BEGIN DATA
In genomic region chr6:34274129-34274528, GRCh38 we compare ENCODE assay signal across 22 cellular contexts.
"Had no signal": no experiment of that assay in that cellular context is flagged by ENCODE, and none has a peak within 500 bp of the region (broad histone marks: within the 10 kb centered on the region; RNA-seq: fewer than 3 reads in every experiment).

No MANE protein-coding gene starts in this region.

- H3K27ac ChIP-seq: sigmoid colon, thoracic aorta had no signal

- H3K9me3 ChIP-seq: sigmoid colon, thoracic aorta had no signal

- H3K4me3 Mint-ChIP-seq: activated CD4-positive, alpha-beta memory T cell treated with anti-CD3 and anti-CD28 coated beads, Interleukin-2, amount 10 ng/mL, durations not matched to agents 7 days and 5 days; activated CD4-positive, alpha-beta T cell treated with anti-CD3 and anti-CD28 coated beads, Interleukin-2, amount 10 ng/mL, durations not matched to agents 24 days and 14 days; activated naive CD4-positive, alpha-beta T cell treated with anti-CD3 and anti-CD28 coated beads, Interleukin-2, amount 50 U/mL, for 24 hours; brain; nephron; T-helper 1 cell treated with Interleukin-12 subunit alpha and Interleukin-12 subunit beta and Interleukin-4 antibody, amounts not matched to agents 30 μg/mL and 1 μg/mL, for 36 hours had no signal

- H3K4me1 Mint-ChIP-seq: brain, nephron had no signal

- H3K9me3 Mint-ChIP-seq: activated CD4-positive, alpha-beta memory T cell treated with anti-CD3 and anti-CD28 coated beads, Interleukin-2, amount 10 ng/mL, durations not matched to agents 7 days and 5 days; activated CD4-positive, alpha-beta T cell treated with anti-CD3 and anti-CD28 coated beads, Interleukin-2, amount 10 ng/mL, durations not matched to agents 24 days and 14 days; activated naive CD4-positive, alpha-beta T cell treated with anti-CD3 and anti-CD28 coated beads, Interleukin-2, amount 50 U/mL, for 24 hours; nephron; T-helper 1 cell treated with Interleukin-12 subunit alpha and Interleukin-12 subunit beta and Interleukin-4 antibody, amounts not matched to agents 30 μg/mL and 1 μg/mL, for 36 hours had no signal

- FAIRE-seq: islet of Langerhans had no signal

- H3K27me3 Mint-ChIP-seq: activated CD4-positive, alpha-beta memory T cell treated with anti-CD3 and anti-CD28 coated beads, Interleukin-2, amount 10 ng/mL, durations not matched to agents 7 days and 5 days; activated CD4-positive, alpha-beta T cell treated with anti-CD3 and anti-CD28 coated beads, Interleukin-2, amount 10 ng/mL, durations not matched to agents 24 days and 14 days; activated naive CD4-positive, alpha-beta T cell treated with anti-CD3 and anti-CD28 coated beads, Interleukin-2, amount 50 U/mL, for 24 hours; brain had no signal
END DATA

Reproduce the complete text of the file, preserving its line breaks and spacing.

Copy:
In genomic region chr6:34274129-34274528, GRCh38 we compare ENCODE assay signal across 22 cellular contexts.
"Had no signal": no experiment of that assay in that cellular context is flagged by ENCODE, and none has a peak within 500 bp of the region (broad histone marks: within the 10 kb centered on the region; RNA-seq: fewer than 3 reads in every experiment).

No MANE protein-coding gene starts in this region.

- H3K27ac ChIP-seq: sigmoid colon, thoracic aorta had no signal

- H3K9me3 ChIP-seq: sigmoid colon, thoracic aorta had no signal

- H3K4me3 Mint-ChIP-seq: activated CD4-positive, alpha-beta memory T cell treated with anti-CD3 and anti-CD28 coated beads, Interleukin-2, amount 10 ng/mL, durations not matched to agents 7 days and 5 days; activated CD4-positive, alpha-beta T cell treated with anti-CD3 and anti-CD28 coated beads, Interleukin-2, amount 10 ng/mL, durations not matched to agents 24 days and 14 days; activated naive CD4-positive, alpha-beta T cell treated with anti-CD3 and anti-CD28 coated beads, Interleukin-2, amount 50 U/mL, for 24 hours; brain; nephron; T-helper 1 cell treated with Interleukin-12 subunit alpha and Interleukin-12 subunit beta and Interleukin-4 antibody, amounts not matched to agents 30 μg/mL and 1 μg/mL, for 36 hours had no signal

- H3K4me1 Mint-ChIP-seq: brain, nephron had no signal

- H3K9me3 Mint-ChIP-seq: activated CD4-positive, alpha-beta memory T cell treated with anti-CD3 and anti-CD28 coated beads, Interleukin-2, amount 10 ng/mL, durations not matched to agents 7 days and 5 days; activated CD4-positive, alpha-beta T cell treated with anti-CD3 and anti-CD28 coated beads, Interleukin-2, amount 10 ng/mL, durations not matched to agents 24 days and 14 days; activated naive CD4-positive, alpha-beta T cell treated with anti-CD3 and anti-CD28 coated beads, Interleukin-2, amount 50 U/mL, for 24 hours; nephron; T-helper 1 cell treated with Interleukin-12 subunit alpha and Interleukin-12 subunit beta and Interleukin-4 antibody, amounts not matched to agents 30 μg/mL and 1 μg/mL, for 36 hours had no signal

- FAIRE-seq: islet of Langerhans had no signal

- H3K27me3 Mint-ChIP-seq: activated CD4-positive, alpha-beta memory T cell treated with anti-CD3 and anti-CD28 coated beads, Interleukin-2, amount 10 ng/mL, durations not matched to agents 7 days and 5 days; activated CD4-positive, alpha-beta T cell treated with anti-CD3 and anti-CD28 coated beads, Interleukin-2, amount 10 ng/mL, durations not matched to agents 24 days and 14 days; activated naive CD4-positive, alpha-beta T cell treated with anti-CD3 and anti-CD28 coated beads, Interleukin-2, amount 50 U/mL, for 24 hours; brain had no signal